They fuck you up your mum and dad,
They do not mean to, but they do

might ring true, but it doesn’t hold the answer.  Many of us were loved and cherished by our parents and yet we still feel that we are not good enough, we still find it hard to truly love and care for ourselves.  In addition to that, anyone who is a parent knows how much they love and wish the best for their children; that we are not the first generation to have done so is self-evident.  Thus, in spite of our best intentions, each generation finds the same difficulty in finding a true and lasting sense of self-worth, no matter how loved we were as children.

The answer therefore must lie within us and not in the search for someone else to blame for our lack of self-love.
Buddha identified the cultivation of compassion and love for oneself as a crucial practice for living a loving, successful and kind life.  It was his contention that a strong sense of self-worth and self-love is necessary if we are to truly care for others.  This makes sense.  If we are living in a judgemental paradigm where what we do/say/achieve is the only measure of our self-worth, then it stands to reason that, despite our best intentions to the contrary, we judge other people in the same way instead of accepting ourselves and other people for who they are (good enough before they even get out of bed in the morning).

Thinking that you are good enough has nothing to do with complacency – you are still able to engage in life fully, to achieve and work hard and be fully committed to life when you have love for yourself.  Indeed, you may well be able to achieve more, do better, live more fully, when you are not wasting so much of your time and energy proving your worth to the world because you don’t really believe it yourself.
There is a relationship between a lack of self-love and fear.  When we believe that our real selves are not worthy of love, then we are afraid of revelation; we are afraid that if people discover who we really are, they will find us lacking and reject us.  It goes like this: if you knew who I really am inside, then you wouldn’t love me/like me/want to know me; if you knew how unsure I was about being able to do this task well, you wouldn’t respect me; if you knew how vulnerable I feel in this situation, you would laugh at me.  I suspect that a lot of this has to do with the conditioning we had as children - within our home, our extended families and at school we learnt how to be a certain way to avoid being uncomfortable.  As we grow up it is that personality that we present to the world – it gets us by, it gets us liked, it helps us to avoid pain.  Part of our spiritual path is dissociating ourselves from this personality and revealing who it is that we truly are.  For some of us, it might be the case that we have lived for so long with the personality that works for us and the people around us that when we come to look for our true self, we can’t find it; we don’t have a clue who that person is or was, or where to look for him/her.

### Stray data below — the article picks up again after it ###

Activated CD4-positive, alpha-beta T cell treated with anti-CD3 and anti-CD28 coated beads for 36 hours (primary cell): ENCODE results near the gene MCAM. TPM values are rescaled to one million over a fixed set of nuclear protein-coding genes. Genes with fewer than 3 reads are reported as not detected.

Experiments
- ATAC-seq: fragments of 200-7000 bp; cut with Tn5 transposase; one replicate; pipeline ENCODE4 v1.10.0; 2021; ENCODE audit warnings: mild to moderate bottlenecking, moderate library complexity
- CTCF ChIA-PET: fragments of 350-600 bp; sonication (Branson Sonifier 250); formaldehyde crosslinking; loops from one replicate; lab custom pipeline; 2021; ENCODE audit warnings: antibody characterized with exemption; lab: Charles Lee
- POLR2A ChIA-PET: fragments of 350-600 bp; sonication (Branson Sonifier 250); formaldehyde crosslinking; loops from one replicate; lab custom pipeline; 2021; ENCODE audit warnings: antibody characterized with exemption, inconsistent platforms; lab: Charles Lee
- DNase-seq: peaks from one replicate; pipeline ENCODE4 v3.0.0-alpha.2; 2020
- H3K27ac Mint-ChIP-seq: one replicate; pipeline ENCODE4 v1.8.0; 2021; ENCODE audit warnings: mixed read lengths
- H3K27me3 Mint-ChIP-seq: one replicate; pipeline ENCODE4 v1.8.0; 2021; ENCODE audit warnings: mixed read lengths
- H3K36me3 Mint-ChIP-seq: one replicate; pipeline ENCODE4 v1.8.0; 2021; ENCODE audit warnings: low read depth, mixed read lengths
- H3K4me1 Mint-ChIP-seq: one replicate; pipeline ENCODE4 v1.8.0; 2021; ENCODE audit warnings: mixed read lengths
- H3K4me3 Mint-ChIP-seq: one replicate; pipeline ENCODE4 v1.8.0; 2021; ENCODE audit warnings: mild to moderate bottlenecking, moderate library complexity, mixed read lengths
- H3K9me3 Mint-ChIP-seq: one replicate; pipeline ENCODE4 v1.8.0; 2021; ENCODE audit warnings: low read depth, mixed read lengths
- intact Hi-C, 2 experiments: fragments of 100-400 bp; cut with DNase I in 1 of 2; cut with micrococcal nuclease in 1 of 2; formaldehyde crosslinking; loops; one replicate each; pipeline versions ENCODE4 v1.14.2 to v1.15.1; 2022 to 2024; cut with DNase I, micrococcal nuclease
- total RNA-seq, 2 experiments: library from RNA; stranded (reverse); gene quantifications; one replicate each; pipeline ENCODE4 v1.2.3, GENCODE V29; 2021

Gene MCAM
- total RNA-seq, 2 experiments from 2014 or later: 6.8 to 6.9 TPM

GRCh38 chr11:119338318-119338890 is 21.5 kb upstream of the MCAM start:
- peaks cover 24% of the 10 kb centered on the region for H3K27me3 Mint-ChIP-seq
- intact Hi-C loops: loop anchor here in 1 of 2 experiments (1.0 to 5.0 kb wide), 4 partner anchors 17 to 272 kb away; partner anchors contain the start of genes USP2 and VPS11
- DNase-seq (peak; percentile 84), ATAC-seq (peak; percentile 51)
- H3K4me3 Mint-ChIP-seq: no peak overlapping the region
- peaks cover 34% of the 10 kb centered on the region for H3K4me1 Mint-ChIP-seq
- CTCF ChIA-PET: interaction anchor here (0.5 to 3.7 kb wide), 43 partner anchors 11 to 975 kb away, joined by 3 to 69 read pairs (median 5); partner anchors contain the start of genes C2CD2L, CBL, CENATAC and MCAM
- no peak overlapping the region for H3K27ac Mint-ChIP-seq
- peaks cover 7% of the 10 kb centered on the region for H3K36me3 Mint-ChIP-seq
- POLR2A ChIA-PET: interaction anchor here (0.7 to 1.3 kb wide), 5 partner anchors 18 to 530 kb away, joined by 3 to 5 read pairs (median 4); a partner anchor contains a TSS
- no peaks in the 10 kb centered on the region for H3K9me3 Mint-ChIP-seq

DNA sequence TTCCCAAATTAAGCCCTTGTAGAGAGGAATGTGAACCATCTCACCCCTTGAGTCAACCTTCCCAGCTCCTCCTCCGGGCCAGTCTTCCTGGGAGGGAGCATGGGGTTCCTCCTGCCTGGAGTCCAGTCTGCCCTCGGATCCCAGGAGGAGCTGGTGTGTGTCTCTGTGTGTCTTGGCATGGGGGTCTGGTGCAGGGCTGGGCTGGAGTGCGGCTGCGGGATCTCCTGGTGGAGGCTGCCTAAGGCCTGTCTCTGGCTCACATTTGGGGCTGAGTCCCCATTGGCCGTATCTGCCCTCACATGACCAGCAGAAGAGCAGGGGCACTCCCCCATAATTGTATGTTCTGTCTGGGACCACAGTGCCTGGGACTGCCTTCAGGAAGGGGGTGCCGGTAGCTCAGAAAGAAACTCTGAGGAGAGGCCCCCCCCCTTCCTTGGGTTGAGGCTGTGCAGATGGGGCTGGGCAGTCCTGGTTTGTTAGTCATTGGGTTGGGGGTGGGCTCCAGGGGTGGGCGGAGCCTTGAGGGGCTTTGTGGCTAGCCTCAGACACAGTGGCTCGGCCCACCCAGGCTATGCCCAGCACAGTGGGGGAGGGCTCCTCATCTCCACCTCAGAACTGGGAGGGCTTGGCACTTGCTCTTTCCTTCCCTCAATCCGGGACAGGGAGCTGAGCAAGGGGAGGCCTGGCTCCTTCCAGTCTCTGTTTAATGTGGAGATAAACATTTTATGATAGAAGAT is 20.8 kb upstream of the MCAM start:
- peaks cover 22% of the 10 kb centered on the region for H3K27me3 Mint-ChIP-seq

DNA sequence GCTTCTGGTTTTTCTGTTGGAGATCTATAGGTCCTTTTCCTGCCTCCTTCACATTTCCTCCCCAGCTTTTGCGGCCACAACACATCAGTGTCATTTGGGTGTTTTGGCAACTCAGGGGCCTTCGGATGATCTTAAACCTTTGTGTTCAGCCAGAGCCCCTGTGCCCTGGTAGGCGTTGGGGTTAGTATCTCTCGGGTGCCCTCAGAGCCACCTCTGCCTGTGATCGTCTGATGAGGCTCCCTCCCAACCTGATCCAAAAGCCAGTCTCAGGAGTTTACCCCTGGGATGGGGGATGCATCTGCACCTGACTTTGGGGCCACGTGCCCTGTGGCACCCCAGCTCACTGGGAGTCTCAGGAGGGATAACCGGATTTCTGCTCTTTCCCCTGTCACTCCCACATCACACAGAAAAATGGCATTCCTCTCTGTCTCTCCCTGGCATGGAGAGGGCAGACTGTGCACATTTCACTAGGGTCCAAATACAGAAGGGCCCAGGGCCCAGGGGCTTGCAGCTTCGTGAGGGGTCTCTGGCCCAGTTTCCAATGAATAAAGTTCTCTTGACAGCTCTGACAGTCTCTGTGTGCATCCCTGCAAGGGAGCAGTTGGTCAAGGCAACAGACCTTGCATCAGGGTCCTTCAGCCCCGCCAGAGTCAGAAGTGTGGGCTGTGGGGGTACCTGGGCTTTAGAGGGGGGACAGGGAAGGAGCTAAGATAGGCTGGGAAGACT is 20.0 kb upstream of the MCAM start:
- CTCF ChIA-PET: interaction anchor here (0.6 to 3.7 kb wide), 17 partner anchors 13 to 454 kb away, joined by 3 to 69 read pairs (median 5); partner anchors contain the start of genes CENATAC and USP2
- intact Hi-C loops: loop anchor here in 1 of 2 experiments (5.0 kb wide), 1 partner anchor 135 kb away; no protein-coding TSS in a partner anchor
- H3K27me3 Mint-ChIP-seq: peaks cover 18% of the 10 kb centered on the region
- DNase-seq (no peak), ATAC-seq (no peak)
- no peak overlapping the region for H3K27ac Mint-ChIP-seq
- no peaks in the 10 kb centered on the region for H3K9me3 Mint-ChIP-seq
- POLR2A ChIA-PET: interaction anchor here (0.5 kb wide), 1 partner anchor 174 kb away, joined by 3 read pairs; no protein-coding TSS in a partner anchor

To reveal our true self to the world can be inconvenient (everyone around us has been used to our projected personality and their habits; the true you might not fit in so well).  To reveal our true self to ourselves and then to others requires the greatest courage.  If you are rejected now, then it’s the real you that is being rejected.  How do you take this?  With courage.  This is what you say:- here I am in all my strange and wonderful glory; some people will like me and some people won’t, but I don’t need everyone to like me, because I understand that in the same way as I don’t like and want to spend time with everyone I meet, not everyone is going to feel positively about me.  BUT I can cope with some people not liking me, because I believe in myself and my own worth.  I am brave enough to let some people not like me.